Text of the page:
Bruce Springsteen, poet laureate of the American worker, musical essayist of that ineffable feeling of being caught between a rock and a hard place, is very much a heart-on-sleeve artist. To say as much is not to diminish his music, but to explain why he fits so well in the oeuvre of a director like Gurinder Chadha. The British Indian filmmaker behind such cheerful comedies as Bend It Like Beckham and Bride & Prejudice might not seem like an ideal interpreter for New Jersey’s greatest and grittiest songwriter. But Chadha’s new movie, Blinded by the Light—the story of a British Pakistani boy who falls in love with the music of Springsteen—is her best effort in years, a hugely charming and surprising match of artistic styles.
Chadha excels when she’s at her most sincere, and Blinded by the Light is overflowing with sincerity. It’s based on a memoir by Sarfraz Manzoor that recounts how discovering Springsteen in the ’80s, while growing up in the suburban town of Luton, England, encouraged him to pursue his passion for poetry and writing. The director centers the action in a politically volatile time for Britain, but a rather sedate one in terms of Springsteen’s career, and exults in how great art can inspire people in any circumstances. The core conflict of the film is between Javed (played by Viveik Kalra) and his father, Malik (Kulvinder Ghir); Chadha empathetically renders Javed’s efforts to resist his dad’s hard-work-obsessed mind-set, while digging into the teenage insensitivity that sometimes accompanies those battles.
When Javed first discovers Springsteen’s songs, in 1987, the musician is a few years removed from his smash hit Born in the U.S.A. and is barely acknowledged by Javed’s teenage friends. They are all obsessed with New Wave music and coiffed with A Flock of Seagulls haircuts; Javed’s parents, meanwhile, are skeptical of any Western pop culture. The moment Javed pops a Springsteen tape into his Walkman, however, Chadha dramatizes the music as an inspirational bolt from the blue, breaking the fourth wall with lyrics that pop up on-screen around Javed’s head as he listens in awe. Though “Dancing in the Dark” is the first song he hears, he quickly delves into the artist’s angsty ’70s songs, such as “The Promised Land” and “Prove It All Night.” Chadha, who wrote the film with Manzoor and her husband, Paul Mayeda Berges, is highlighting how the romance and emotion of the music speaks to Javed’s anxiety about his restrictive home life and demanding father.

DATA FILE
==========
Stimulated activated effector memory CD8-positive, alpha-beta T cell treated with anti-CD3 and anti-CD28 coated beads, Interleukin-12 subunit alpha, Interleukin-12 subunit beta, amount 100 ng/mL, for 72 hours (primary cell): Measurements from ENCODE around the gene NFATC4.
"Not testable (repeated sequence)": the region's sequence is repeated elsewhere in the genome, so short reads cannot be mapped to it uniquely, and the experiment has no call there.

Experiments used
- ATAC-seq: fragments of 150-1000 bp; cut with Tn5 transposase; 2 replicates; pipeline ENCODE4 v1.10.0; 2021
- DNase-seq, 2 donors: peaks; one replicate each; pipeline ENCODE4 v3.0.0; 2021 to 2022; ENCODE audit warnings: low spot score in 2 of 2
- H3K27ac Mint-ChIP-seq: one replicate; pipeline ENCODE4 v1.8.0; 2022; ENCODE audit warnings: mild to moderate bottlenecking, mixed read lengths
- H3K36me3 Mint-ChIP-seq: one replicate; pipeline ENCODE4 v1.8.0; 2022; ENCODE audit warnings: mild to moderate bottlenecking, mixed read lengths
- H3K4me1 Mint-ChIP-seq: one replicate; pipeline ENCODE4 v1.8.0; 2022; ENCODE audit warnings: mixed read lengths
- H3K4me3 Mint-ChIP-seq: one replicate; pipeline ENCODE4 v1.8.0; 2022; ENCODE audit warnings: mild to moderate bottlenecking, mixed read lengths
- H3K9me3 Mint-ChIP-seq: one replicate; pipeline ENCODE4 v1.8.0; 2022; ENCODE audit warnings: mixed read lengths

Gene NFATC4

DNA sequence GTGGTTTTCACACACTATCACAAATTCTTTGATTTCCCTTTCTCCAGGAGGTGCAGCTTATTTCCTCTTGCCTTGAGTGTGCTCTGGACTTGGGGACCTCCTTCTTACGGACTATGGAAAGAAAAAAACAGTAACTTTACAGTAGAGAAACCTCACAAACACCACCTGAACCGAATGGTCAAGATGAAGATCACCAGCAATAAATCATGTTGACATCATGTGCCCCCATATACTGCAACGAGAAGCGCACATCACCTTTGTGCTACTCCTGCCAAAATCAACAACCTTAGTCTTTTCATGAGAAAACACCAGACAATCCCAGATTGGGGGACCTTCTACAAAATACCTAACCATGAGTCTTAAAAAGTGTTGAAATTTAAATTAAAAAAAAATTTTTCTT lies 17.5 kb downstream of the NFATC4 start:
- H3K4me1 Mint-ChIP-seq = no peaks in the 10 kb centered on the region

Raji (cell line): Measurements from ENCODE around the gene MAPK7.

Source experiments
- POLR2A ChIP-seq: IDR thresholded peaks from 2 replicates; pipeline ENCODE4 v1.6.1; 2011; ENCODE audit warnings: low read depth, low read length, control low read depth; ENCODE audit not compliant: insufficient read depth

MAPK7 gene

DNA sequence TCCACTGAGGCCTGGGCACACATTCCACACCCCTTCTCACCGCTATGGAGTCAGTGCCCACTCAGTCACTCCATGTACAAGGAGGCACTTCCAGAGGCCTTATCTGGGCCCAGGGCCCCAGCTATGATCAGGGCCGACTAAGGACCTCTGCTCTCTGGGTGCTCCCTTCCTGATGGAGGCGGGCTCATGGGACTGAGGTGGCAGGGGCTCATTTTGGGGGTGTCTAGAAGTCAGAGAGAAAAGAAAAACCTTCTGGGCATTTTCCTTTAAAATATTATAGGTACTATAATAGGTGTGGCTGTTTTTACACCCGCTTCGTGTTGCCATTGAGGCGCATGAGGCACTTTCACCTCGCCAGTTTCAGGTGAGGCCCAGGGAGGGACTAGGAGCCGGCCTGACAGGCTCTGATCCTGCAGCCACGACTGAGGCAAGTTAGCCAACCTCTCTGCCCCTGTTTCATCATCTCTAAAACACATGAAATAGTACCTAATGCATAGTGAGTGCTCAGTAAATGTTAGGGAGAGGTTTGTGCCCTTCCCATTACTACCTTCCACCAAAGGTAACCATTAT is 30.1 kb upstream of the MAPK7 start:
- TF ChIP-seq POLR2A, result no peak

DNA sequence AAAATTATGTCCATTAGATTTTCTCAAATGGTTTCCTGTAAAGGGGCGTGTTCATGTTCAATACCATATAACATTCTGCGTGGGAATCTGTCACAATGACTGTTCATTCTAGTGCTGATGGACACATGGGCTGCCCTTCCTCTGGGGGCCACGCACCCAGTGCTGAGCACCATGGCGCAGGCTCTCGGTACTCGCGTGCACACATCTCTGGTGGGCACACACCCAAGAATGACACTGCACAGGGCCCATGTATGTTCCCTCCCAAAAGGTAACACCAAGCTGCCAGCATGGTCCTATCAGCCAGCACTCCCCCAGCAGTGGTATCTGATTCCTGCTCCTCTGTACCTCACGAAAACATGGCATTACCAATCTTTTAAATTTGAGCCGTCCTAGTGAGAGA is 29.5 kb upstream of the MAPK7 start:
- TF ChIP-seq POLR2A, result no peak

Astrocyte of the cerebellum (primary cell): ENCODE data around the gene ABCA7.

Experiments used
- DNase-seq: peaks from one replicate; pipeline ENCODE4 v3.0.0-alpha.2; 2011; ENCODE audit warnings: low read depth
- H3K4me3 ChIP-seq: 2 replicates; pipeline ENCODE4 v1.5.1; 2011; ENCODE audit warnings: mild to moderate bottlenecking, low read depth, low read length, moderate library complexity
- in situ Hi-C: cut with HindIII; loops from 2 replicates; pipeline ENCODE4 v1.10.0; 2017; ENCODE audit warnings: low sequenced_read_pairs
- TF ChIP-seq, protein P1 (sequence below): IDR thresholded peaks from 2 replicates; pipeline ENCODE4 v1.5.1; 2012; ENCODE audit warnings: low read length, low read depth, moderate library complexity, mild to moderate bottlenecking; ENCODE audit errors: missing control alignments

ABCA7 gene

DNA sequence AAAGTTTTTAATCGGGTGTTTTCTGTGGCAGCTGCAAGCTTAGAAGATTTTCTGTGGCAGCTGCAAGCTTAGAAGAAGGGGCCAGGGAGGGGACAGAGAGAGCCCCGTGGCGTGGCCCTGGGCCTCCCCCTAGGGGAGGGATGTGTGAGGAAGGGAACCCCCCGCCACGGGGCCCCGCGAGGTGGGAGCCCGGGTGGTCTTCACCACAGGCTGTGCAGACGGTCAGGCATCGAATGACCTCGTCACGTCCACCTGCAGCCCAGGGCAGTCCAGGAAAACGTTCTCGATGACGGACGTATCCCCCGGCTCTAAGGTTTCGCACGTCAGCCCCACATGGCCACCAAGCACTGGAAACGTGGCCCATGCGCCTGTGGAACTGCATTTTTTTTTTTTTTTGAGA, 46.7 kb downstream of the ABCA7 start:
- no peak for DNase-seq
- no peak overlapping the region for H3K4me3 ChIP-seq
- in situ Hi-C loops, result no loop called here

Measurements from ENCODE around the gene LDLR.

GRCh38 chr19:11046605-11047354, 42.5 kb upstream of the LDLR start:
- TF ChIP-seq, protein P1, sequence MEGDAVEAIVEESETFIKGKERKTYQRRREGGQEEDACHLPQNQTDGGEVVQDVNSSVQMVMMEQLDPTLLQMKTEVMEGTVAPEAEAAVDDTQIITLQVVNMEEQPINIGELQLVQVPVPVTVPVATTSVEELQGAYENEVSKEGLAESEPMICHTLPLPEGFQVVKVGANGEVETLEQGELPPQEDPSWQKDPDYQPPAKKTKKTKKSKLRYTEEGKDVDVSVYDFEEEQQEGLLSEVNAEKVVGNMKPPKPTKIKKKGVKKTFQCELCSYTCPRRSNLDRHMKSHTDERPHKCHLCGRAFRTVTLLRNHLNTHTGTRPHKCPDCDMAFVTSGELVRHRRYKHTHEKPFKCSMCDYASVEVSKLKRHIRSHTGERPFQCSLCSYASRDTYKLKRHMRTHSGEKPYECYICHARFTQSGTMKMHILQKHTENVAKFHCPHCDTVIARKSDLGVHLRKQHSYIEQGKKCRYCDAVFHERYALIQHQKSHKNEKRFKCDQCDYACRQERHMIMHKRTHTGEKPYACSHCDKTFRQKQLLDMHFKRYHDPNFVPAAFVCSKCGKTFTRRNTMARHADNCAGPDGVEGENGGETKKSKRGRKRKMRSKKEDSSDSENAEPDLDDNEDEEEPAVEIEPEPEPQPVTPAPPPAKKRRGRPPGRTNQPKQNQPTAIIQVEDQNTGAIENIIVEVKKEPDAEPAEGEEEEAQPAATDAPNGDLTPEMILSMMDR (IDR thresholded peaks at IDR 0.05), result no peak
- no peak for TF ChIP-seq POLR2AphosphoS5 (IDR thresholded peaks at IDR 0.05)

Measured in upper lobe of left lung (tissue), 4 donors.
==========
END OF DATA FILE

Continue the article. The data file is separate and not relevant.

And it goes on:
Chadha has made multiple movies about the intergenerational strain that comes with immigrating to Britain, starring teenagers who feel pulled between fitting in with their friends and satisfying their more traditional families. Malik, Javed’s strict father, dismisses his son’s dream of becoming a writer, urging him instead to focus on schoolwork and find a weekend job. But Blinded by the Light stands out by spotlighting the economic stress at work in Javed’s family along with the culture clash. Though Malik can be domineering and severe, he’s also burdened by his struggle to provide for his family after losing his job at a car factory.
The film is set near the end of the Margaret Thatcher era, when Britain was suffering a recession, and it foregrounds the grim climate of the period. Luton, which has a significant Asian population and one of the highest proportions of Muslims in the country, was at the time under siege by the racist National Front party, and those tensions were aggravated by the economic downturn. Chadha, never the subtlest of storytellers, takes every opportunity to underline that though Luton might be thousands of miles from Asbury Park, the local turmoil that Springsteen often sings about was being echoed there.
Blinded by the Light is stuffed with subplots and, at just under two hours, is a little too long. A romantic dalliance with the fellow high-school radical Eliza (Nell Williams) is winning, but Javed’s synth-loving best friend, Matt (Dean-Charles Chapman), is largely superfluous, and an inspirational English teacher (Hayley Atwell) even more so. The best moments, though, reflect Chadha’s strengths as an exuberant storyteller who’s unafraid to lean into earnestness. In one terrific sequence late in the film, Javed attends an Asian disco with his sister, Shazia (Nikita Mehta), and watches in wonder as she dances confidently, transformed from the buttoned-up girl he knows at home. Chadha is showing how art, be it familiar or far from one’s comfort zone, can inspire a sense of freedom. Blinded by the Light does that wonderfully, in a jubilant story that’s told with grounded honesty.
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